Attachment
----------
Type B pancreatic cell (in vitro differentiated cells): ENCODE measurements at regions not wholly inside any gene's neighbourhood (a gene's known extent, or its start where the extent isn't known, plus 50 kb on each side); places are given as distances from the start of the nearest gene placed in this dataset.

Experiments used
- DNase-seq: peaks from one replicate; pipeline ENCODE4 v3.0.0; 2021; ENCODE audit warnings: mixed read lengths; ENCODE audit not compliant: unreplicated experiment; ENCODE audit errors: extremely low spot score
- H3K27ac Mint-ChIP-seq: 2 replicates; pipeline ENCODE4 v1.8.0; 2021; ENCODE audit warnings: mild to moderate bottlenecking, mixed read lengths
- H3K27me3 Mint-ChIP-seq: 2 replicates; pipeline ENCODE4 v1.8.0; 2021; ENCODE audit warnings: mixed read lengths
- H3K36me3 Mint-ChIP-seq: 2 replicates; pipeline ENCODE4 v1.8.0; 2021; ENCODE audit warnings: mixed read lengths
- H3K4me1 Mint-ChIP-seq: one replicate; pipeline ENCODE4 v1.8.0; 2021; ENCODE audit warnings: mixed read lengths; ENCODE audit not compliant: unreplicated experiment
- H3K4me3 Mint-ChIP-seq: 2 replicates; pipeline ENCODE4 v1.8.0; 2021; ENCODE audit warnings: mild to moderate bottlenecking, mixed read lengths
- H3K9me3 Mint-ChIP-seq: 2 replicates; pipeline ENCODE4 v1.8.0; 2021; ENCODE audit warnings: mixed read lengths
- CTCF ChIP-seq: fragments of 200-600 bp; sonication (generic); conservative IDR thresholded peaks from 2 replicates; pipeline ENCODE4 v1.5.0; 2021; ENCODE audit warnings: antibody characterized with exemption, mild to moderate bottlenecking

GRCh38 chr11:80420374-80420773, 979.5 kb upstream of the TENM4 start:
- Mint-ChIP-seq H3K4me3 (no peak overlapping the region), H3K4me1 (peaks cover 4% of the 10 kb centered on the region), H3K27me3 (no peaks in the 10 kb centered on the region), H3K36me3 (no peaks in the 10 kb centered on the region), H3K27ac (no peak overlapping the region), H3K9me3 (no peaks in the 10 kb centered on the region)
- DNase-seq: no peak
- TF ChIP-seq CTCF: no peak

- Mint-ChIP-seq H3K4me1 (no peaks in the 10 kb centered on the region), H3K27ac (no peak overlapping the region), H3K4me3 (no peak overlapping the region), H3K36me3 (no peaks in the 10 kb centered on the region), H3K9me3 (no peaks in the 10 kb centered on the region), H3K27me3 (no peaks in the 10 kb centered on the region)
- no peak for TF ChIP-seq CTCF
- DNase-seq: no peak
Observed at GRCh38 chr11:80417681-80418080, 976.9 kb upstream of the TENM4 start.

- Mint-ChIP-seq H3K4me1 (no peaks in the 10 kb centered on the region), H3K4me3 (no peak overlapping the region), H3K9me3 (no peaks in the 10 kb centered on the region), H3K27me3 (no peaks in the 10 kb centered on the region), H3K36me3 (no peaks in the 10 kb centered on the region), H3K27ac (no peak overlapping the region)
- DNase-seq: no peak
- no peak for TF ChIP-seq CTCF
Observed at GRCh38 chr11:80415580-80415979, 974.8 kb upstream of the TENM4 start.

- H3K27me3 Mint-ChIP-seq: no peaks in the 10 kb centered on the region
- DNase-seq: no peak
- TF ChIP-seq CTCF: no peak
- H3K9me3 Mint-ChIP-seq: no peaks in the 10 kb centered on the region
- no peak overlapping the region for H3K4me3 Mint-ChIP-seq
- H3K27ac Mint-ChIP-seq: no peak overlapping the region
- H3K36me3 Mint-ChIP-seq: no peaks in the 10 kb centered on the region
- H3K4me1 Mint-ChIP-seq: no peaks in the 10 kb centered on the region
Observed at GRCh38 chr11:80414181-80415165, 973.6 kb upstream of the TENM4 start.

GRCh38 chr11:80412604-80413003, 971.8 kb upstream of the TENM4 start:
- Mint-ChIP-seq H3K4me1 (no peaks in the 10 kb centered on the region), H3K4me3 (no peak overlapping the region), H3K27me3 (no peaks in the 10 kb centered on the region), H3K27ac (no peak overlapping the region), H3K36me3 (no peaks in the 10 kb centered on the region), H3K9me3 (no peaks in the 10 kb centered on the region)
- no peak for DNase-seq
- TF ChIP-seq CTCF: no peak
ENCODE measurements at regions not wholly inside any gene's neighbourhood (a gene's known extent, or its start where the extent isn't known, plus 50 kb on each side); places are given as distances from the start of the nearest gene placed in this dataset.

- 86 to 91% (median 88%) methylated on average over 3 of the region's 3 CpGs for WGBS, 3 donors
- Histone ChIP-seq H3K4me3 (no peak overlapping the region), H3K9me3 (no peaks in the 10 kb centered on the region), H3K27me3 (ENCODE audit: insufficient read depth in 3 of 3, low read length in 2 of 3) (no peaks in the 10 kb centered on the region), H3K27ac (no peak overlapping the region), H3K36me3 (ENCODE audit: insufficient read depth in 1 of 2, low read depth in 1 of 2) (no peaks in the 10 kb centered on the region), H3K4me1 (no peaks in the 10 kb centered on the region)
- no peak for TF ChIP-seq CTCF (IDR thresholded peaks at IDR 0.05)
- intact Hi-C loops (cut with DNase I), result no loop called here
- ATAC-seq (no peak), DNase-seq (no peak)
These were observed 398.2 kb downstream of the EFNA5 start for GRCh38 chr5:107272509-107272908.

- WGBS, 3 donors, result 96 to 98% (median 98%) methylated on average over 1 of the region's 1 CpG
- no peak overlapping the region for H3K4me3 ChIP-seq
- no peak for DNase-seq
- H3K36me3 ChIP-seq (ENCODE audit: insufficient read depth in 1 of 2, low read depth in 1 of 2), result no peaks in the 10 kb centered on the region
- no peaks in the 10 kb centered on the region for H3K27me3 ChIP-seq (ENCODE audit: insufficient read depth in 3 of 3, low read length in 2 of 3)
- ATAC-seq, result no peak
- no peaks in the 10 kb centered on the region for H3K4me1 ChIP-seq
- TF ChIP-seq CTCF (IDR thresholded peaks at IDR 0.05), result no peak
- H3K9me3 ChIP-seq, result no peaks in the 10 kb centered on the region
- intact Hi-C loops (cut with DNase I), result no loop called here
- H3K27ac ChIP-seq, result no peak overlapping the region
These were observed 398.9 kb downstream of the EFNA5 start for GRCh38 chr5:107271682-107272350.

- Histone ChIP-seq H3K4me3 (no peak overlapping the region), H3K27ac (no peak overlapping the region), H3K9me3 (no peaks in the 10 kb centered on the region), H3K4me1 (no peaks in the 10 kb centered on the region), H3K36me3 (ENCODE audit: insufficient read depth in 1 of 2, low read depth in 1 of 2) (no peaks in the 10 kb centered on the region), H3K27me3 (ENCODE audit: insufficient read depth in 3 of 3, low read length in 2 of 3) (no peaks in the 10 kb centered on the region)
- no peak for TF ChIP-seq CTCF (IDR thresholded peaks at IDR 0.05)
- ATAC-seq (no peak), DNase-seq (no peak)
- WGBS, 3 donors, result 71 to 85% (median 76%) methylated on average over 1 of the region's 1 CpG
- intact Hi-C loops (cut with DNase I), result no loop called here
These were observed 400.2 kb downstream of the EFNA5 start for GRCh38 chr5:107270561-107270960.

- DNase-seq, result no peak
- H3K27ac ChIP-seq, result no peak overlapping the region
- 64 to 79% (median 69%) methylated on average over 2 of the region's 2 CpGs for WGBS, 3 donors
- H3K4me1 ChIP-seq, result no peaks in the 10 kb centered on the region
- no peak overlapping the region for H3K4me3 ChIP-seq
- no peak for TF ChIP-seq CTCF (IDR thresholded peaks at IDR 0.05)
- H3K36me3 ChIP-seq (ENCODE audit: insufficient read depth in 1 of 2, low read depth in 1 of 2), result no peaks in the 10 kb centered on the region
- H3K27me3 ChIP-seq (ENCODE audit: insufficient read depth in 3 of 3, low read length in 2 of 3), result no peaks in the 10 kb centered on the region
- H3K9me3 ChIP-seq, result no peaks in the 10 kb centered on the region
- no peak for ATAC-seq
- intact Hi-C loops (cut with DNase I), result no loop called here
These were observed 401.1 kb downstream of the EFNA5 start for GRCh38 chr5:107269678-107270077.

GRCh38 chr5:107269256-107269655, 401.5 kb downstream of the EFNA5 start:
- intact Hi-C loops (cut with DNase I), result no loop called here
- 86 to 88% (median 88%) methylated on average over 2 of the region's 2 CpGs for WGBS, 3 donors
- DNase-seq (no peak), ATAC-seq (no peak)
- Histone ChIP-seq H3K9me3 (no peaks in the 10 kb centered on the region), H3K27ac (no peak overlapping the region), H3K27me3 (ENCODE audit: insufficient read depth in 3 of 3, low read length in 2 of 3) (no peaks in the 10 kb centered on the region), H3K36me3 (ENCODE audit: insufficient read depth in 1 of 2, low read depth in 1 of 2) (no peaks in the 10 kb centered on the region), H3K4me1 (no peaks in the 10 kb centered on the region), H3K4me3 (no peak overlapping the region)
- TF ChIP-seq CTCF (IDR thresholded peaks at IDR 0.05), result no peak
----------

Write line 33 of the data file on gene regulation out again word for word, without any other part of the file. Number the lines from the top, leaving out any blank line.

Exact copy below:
- Mint-ChIP-seq H3K4me1 (no peaks in the 10 kb centered on the region), H3K4me3 (no peak overlapping the region), H3K27me3 (no peaks in the 10 kb centered on the region), H3K27ac (no peak overlapping the region), H3K36me3 (no peaks in the 10 kb centered on the region), H3K9me3 (no peaks in the 10 kb centered on the region)